Mothers and daughters create Yup’ik dolls together

Nita Yurrliq Rearden, originally of Kotlik, taught a workshop on Yup'ik dollmaking as a way to teach language, culture, and traditional values to sewer of all ages. photo by Kelly Lincoln

by K.J. Lincoln

When an adult and a child work together as a team, it creates more than just memories – it encourages communication, builds language skills, and teaches and reinforces traditional values and culture. These are some of the things that Nita Yurrliq Rearden bases her teaching upon when visiting communities to lead her dollmaking workshops.
This past week, several mother and daughter teams worked together in Rearden’s class. The three-day workshop was sponsored by the Kuskowim Campus and it was full with a long waiting list.
Rearden has been a lifelong educator and has retired from teaching and is originally from Kotlik. She is a board member with the Alaska Arts Education Consortium. When she would visit schools as part of her work, she noticed that something was missing.
“When I traveled to the villages students did only pencil drawing, coloring with crayons, and painting. That was called art. They were being taught about Michaelangelo and Van Gogh, but that had no meaning to them or to me,” she told the class on opening day. “What is it that our kids need? I realized our kids need cultural art.”
With those thoughts in mind she developed a Yup’ik dollmaking curriculum with the Lower Kuskokwim School District that would help teach students about traditional cultural values.
“You can do it with kids,” she said about sewing cloth dolls. “It may seem hard but it is not.”
She taught her first adult/child partnered class in Igiugig back in December. She was invited to teach a class in Bethel so she did – with one exception: kids have to be part of the class.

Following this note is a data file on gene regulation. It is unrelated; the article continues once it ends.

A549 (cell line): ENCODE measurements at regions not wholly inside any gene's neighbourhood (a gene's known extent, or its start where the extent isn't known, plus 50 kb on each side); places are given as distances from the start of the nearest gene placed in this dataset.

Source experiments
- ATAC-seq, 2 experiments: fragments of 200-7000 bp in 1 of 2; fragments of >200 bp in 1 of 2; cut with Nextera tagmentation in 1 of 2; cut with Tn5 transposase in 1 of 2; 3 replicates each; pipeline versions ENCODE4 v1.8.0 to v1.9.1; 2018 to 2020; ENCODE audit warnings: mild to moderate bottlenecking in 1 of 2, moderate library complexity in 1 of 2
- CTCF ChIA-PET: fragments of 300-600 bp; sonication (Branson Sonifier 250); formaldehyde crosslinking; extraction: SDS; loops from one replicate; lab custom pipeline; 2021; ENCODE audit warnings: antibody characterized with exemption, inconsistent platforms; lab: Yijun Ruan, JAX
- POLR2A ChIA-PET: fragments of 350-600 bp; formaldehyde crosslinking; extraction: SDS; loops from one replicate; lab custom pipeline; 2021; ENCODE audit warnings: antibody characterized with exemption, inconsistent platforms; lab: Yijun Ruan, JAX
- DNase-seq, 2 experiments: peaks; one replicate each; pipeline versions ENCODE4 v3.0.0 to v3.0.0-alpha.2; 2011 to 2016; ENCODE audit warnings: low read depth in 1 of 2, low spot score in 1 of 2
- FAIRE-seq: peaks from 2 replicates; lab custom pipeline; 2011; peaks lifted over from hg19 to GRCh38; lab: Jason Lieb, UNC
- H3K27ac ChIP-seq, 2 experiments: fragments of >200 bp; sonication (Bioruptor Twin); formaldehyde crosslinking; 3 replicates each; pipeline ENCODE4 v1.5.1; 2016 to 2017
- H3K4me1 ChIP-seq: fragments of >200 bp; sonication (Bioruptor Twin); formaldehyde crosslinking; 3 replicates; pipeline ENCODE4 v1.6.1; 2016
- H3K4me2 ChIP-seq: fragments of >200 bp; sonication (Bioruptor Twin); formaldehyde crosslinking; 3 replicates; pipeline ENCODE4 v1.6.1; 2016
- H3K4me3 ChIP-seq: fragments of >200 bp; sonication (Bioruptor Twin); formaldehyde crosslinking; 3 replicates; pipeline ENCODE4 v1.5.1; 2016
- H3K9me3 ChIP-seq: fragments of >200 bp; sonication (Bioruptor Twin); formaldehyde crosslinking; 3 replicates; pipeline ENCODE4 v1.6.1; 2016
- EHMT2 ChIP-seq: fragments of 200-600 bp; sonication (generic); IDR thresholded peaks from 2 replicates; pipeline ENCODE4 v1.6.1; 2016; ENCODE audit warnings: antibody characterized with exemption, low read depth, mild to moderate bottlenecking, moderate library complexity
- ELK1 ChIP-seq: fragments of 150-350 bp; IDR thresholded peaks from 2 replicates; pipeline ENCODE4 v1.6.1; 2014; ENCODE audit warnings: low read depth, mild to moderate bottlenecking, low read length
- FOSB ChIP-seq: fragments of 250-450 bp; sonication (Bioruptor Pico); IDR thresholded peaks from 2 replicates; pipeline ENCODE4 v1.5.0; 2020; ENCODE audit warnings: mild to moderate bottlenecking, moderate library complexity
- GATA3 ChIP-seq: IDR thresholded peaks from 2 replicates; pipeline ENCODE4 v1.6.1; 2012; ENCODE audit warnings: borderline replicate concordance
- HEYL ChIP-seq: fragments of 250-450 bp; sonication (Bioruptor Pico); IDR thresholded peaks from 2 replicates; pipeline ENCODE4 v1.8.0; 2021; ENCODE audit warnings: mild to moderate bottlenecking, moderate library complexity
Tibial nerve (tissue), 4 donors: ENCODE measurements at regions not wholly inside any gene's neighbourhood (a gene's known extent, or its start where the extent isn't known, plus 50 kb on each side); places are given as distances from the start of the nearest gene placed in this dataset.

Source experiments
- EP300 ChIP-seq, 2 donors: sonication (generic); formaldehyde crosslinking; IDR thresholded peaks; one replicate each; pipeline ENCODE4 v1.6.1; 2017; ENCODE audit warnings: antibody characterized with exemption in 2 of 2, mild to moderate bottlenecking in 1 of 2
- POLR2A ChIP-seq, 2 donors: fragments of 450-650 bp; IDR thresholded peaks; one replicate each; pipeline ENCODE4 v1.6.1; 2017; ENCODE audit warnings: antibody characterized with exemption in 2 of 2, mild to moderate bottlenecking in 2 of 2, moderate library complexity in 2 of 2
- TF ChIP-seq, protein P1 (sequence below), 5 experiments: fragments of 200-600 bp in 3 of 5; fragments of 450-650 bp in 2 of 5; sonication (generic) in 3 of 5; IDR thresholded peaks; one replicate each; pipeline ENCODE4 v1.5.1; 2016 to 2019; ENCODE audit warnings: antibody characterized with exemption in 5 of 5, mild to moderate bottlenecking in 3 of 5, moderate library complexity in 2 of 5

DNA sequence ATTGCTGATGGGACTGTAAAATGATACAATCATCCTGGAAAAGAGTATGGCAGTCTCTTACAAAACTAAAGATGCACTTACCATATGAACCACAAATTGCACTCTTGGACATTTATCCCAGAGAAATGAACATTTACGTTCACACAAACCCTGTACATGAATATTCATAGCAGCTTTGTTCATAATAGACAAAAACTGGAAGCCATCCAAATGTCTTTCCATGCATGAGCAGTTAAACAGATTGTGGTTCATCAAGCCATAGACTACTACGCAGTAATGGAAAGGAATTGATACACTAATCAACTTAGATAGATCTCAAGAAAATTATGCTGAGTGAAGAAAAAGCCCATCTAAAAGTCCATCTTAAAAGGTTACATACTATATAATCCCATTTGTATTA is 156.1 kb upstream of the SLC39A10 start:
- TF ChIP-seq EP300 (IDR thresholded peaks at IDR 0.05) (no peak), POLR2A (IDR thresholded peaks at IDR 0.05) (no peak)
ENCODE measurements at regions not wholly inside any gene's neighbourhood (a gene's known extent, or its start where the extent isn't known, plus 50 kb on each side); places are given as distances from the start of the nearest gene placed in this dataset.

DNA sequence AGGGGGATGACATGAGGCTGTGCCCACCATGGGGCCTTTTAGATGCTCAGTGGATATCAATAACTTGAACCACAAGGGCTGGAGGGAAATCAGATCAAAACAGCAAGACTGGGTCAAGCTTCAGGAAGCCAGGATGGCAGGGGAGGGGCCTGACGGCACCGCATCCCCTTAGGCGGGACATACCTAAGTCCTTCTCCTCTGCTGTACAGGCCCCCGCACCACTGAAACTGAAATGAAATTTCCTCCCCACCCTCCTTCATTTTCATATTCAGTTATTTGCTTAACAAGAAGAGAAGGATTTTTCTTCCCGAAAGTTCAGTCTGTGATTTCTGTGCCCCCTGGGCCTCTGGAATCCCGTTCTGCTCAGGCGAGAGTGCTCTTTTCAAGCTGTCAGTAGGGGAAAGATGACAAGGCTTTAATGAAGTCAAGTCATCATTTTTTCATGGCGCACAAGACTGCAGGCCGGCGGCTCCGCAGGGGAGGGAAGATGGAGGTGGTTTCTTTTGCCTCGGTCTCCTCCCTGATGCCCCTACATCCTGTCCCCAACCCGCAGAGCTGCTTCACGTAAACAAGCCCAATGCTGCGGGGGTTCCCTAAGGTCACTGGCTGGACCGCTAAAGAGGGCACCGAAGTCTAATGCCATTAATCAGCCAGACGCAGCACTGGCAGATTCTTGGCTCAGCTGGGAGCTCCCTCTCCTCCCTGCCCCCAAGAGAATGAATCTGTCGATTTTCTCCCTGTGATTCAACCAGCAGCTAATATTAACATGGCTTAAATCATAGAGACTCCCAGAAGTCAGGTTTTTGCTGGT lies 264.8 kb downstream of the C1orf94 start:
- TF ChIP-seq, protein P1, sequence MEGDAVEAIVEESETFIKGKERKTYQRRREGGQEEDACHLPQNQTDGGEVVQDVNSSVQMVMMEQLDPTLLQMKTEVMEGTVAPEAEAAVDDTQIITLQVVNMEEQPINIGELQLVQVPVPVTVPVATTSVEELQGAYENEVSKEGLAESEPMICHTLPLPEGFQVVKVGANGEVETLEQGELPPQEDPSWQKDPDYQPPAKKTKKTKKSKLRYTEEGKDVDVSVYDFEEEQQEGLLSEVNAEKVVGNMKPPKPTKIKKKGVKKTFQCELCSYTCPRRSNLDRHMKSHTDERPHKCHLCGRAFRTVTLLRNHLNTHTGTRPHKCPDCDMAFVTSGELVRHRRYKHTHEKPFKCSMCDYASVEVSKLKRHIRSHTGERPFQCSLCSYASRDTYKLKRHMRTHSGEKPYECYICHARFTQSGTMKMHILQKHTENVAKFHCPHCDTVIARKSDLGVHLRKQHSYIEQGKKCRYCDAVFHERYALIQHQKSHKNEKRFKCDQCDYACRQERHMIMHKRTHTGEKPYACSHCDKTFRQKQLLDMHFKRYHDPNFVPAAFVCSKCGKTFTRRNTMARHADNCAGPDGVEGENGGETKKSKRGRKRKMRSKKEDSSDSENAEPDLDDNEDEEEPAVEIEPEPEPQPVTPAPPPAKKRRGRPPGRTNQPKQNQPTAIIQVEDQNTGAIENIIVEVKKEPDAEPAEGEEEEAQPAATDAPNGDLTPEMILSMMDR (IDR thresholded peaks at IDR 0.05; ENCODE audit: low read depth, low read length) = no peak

When you teach a child how to make dolls, that value and knowledge become instilled into their minds, said Rearden. After taking the class they have the knowledge of how to sew dolls and they become sewers. First with cloth, then with furs and skin. Today, you will see expert dollmakers at craft shows and bazaars – and they are all adults and elders. This class helps the next generation of dollmakers to develop and keep the tradition alive.
“When I was a little girl, I had one doll,” said Rearden. She said her grandmother taught her the art of sewing while teaching useful lessons. One of those lessons was how to sew tiny stitches. Another tradition was to put away all the dolls when the first snow fell. They would be put away in the attic for the entire winter until the first geese arrived. Then they would be able to take out their dolls and play with them again.
During the winter months, the girls would be taught how to sew. They would sew garments and other items for their dolls. Later on, they would use their sewing skills to sew clothing for people.
With the dolls, children were taught how to care for and be responsible for their belongings, they learned kinship roles, they modeled how families work together, how hard work builds self-esteem, and learned how humor plays a role in family relationships.
All these were taught in Rearden’s doll workshop. Sometimes she would have the class take a break to learn a song and an Eskimo dance that went with a story. During one break she read a story, “Berry Magic”, which inspired her to create a doll dressed all in blueberries. The blueberry doll was with her in class as one of her examples. She also brought an elder woman doll with white hair, a young woman doll, an Eskimo dancer, and during quiet class time she worked on an elder man doll.
Today, Rearden’s doll collection has grown. She has many dolls representing the different cultures of Alaska.
11 year old Arianna Samson said that she had fun taking the doll workshop. She said that she will make more dolls. Her very first doll she will give to her grandma as a gift. It has a pretty green qaspeq.
“Thank you Nita for teaching us how to make dolls,” she said.

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